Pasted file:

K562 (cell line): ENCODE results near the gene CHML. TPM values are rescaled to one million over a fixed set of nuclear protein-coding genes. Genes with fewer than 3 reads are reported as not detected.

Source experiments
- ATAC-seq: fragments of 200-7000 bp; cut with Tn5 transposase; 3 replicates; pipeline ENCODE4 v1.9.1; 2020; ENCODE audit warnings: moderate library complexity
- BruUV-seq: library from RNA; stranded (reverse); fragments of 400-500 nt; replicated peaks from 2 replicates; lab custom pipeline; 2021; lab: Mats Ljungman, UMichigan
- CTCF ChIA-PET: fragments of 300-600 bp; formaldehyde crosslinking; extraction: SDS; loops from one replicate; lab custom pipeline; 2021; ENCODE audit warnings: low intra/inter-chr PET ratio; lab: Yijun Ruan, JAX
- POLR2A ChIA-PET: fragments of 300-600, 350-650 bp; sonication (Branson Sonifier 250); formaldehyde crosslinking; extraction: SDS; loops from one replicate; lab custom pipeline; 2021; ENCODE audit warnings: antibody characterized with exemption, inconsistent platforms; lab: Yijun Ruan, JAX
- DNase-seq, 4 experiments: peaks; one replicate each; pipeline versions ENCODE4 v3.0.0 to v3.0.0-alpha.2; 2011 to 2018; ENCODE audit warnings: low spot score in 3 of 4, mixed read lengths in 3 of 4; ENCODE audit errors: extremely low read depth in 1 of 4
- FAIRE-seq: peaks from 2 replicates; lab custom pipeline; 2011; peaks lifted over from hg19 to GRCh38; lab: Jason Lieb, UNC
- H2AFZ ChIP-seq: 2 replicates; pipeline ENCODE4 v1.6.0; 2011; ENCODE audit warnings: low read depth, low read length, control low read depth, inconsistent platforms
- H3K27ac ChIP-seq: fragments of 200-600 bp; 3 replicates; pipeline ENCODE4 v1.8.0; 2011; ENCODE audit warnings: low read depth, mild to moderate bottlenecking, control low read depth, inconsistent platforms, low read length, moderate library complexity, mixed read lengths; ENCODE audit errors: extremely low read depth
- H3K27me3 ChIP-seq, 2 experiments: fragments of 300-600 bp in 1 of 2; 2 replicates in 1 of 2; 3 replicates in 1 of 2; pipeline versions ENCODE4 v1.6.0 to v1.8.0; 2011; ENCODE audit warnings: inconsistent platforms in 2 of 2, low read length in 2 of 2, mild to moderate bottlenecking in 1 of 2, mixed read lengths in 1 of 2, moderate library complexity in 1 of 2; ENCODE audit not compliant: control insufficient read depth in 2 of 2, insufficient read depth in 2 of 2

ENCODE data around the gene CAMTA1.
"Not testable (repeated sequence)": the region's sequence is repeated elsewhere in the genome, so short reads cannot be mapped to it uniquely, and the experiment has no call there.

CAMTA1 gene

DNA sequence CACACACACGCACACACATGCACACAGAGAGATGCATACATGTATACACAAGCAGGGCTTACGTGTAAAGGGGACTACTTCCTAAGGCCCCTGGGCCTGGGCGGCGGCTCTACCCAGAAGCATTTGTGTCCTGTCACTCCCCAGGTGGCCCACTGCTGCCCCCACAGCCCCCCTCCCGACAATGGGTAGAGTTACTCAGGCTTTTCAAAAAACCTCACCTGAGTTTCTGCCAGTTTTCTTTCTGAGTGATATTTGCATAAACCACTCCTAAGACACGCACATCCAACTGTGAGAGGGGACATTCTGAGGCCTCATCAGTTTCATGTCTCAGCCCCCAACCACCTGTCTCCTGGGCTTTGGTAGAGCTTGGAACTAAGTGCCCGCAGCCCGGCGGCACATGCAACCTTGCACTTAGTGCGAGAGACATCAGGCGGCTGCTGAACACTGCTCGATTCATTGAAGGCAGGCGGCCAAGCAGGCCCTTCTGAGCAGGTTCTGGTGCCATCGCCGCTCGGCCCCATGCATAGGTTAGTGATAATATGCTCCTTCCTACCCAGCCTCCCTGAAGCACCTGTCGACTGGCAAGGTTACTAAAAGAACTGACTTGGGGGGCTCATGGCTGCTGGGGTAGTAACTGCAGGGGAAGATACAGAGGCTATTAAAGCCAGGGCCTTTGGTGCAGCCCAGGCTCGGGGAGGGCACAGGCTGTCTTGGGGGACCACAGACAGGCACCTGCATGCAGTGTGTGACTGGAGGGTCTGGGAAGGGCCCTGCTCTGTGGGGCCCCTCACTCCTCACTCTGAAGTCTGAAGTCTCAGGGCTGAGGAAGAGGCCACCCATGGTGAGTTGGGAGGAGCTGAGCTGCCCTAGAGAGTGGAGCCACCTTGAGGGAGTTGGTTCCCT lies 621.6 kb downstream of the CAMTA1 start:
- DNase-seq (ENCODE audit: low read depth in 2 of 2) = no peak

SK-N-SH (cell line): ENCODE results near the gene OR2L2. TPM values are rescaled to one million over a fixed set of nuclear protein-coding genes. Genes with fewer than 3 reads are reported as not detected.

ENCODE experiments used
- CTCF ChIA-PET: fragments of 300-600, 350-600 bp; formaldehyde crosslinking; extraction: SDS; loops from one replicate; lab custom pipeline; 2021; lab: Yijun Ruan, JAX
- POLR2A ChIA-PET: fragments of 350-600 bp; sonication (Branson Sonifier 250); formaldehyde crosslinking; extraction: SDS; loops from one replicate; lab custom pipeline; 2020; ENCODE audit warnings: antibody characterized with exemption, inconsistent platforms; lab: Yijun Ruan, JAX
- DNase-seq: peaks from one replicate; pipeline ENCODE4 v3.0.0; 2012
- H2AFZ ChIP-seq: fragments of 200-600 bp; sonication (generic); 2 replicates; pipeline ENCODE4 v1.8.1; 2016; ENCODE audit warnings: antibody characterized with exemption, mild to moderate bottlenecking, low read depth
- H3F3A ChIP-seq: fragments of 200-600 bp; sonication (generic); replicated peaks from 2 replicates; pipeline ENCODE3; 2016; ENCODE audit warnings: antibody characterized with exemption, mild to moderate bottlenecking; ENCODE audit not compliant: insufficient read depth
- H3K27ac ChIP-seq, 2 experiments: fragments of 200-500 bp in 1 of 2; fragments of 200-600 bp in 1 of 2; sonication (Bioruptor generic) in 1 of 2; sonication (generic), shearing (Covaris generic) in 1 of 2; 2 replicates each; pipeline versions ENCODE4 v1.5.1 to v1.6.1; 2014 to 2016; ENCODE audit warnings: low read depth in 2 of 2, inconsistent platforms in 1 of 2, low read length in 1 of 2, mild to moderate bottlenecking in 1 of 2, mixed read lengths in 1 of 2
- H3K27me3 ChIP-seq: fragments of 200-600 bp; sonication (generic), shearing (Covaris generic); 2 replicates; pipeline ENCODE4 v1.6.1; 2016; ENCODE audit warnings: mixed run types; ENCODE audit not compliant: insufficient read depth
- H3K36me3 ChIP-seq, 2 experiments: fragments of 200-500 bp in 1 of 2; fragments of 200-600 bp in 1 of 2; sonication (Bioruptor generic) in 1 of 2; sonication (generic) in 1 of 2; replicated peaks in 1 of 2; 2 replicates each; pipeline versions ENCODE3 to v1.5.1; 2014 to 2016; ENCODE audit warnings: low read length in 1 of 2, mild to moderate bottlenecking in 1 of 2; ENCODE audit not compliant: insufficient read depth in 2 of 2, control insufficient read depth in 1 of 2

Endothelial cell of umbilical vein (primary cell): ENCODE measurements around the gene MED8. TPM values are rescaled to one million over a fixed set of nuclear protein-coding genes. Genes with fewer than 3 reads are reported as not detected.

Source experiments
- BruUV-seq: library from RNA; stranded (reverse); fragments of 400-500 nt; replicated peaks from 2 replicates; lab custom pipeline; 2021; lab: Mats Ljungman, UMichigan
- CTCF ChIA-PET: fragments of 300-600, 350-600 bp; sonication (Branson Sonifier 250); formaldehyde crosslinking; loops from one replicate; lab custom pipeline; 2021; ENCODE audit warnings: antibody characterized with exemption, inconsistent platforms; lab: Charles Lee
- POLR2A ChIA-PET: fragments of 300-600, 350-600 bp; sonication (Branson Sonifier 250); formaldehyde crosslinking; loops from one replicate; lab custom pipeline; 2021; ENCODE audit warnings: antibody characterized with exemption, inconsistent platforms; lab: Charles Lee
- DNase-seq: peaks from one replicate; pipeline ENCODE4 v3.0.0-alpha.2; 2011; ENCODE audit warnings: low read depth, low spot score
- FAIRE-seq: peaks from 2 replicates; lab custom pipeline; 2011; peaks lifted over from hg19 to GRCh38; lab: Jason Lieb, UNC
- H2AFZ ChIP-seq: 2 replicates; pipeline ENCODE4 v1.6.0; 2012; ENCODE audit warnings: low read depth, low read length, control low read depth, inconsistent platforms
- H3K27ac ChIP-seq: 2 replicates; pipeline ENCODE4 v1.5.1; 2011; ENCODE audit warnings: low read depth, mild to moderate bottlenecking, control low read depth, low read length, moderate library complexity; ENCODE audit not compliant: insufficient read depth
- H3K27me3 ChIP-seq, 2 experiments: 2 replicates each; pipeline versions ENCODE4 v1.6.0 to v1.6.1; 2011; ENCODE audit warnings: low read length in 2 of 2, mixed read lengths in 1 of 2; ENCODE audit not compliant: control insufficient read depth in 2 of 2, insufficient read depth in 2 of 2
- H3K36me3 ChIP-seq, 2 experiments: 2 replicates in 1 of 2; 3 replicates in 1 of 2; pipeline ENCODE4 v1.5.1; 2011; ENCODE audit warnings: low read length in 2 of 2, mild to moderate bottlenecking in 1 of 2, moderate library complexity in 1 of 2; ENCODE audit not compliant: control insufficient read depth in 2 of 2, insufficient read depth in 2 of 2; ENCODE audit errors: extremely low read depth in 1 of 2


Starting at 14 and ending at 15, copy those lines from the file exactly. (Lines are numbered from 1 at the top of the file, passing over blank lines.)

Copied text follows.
CAMTA1 gene

DNA sequence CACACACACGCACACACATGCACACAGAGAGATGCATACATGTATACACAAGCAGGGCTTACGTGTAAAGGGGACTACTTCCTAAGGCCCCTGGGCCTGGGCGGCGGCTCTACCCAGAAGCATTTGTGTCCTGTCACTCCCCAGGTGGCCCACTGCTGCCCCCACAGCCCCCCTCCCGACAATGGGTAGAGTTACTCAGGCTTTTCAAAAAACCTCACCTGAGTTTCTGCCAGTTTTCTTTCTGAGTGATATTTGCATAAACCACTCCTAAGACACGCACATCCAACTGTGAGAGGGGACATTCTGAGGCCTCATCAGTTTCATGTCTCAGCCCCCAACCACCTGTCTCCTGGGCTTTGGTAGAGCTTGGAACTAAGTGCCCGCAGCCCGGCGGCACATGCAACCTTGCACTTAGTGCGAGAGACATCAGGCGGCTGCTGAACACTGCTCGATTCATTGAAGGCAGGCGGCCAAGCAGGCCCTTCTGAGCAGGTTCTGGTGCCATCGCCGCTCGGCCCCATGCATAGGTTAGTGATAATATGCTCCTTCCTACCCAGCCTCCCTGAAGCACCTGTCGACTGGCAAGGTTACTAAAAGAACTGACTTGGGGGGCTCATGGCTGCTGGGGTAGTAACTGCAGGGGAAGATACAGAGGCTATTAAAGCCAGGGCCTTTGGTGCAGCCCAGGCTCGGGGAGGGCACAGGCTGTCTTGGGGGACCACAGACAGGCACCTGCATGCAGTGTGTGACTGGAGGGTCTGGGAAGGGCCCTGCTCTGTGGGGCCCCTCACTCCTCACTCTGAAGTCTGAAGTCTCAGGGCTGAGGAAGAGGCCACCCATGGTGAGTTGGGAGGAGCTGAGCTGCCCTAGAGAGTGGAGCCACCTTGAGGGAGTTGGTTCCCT lies 621.6 kb downstream of the CAMTA1 start: